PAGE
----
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Are the Tories now ahead in the polls?

Recent polls suggest the party may have finally moved in front.

This post originally appeared on May2015.com, our election site.

Three pollsters – YouGov, ComRes and Survation – have now put the Tories ahead by one percentage point. This morning YouGov put them ahead by 1 for the second time (they poll five times a week). Is the party finally leading the polls, as many pundits have long expected and some forecasters have predicted?

We are really in a tie, rather than a Tory lead. But that tie has gone from a Labour-leaning one to the beginnings of a Tory-leaning one.

Ever since October, when Labour’s 3-4 point summer lead started to evaporate, the party has still led marginally in the polls. May2015’s Poll of Polls has shown the occasional tie – or even a fractional Tory lead – but Labour were usually ahead by 1-2 points throughout November, December and the first half of January.

The Tories have now crept ahead of Labour, and done so because a series of pollsters have put them ahead (unlike two weeks ago, when an anomalous Lord Aschroft poll gave them a very short-lived lead).

Populus, the second most prolific pollster after YouGov, are still showing Labour ahead. They put them up by one on Monday, but they had them ahead by 3-5 points earlier this month and often put them ahead by two throughout late 2014. Their next poll, on Friday, is worth watching.

We are really in a tie. Individual polls are accurate to within 3 percentage points, which doesn’t mean our Poll of Polls is inaccurate by up to 3 percentage points, but does mean leads of less than 1 point are effectively ties.

This chart of YouGov’s eighteen polls over the past three weeks gives you an idea of how the two parties are regularly exchanging leads.

But the lead Labour have long-held throughout this parliament is clearly gone.

Harry Lambert was the editor of May2015, the New Statesman's election website.

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The trouble with a second Brexit referendum

A new vote risks coming too soon for Remainers. But there is an alternative. 

In any given week, a senior political figure will call for a second Brexit referendum (the most recent being David Miliband). It's not hard to see why. EU withdrawal risks proving an act of political and economic self-harm and Leave's victory was narrow (52-48). Had Remain won by a similar margin, the Brexiteers would have immediately demanded a re-run.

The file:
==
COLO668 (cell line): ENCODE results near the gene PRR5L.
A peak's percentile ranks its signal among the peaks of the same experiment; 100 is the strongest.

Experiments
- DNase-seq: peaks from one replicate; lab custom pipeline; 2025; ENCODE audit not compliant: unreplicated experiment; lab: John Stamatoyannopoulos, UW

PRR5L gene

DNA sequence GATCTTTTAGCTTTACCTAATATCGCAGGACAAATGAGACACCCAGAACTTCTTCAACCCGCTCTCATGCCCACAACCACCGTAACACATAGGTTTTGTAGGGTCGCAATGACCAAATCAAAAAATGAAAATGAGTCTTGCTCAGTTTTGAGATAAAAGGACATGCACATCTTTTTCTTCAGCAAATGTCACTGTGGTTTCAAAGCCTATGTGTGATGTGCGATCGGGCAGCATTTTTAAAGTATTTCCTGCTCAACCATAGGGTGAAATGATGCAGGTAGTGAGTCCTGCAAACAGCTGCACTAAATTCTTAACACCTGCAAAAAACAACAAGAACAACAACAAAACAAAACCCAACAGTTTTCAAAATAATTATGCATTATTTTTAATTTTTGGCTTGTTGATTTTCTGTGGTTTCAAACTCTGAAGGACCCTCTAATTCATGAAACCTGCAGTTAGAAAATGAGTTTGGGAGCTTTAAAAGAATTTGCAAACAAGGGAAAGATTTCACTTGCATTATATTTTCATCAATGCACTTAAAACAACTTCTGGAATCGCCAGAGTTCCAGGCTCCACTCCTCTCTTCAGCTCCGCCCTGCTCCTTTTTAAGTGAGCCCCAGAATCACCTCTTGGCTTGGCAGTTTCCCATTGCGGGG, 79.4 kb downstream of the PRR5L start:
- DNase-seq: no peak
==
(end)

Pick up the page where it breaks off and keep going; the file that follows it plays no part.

But the obstacles to another vote are significant. Though only 52 per cent backed Brexit, a far larger number (c. 65 per cent) believe the result should be respected. No major party currently supports a second referendum and time is short.

Even if Remainers succeed in securing a vote, it risks being lost. As Theresa May learned to her cost, electorates have a habit of punishing those who force them to polls. "It would simply be too risky," a senior Labour MP told me, citing one definition of insanity: doing the same thing and expecting a different result. Were a second referendum lost, any hope of blocking Brexit, or even softening it, would be ended. 

The vote, as some Remainers note, would also come at the wrong moment. By 2018/19, the UK will, at best, have finalised its divorce terms. A new trade agreement with the EU will take far longer to conclude. Thus, the Brexiteers would be free to paint a false picture of the UK's future relationship. "It would be another half-baked, ill-informed campaign," a Labour MP told me. 

For this reason, as I write in my column this week, an increasing number of Remainers are attracted to an alternative strategy. After a lengthy transition, they argue, voters should be offered a choice between a new EU trade deal and re-entry under Article 49 of the Lisbon Treaty. By the mid-2020s, Remainers calculate, the risks of Brexit will be clearer and the original referendum will be a distant memory. The proviso, they add, is that the EU would have to allow the UK re-entry on its existing membership terms (rather than ending its opt-outs from the euro and the border-free Schengen Area). 

Rather than publicly proposing this plan, MPs are wisely keeping their counsel. As they know, those who hope to overturn the Brexit result must first be seen to respect it. 

George Eaton is political editor of the New Statesman.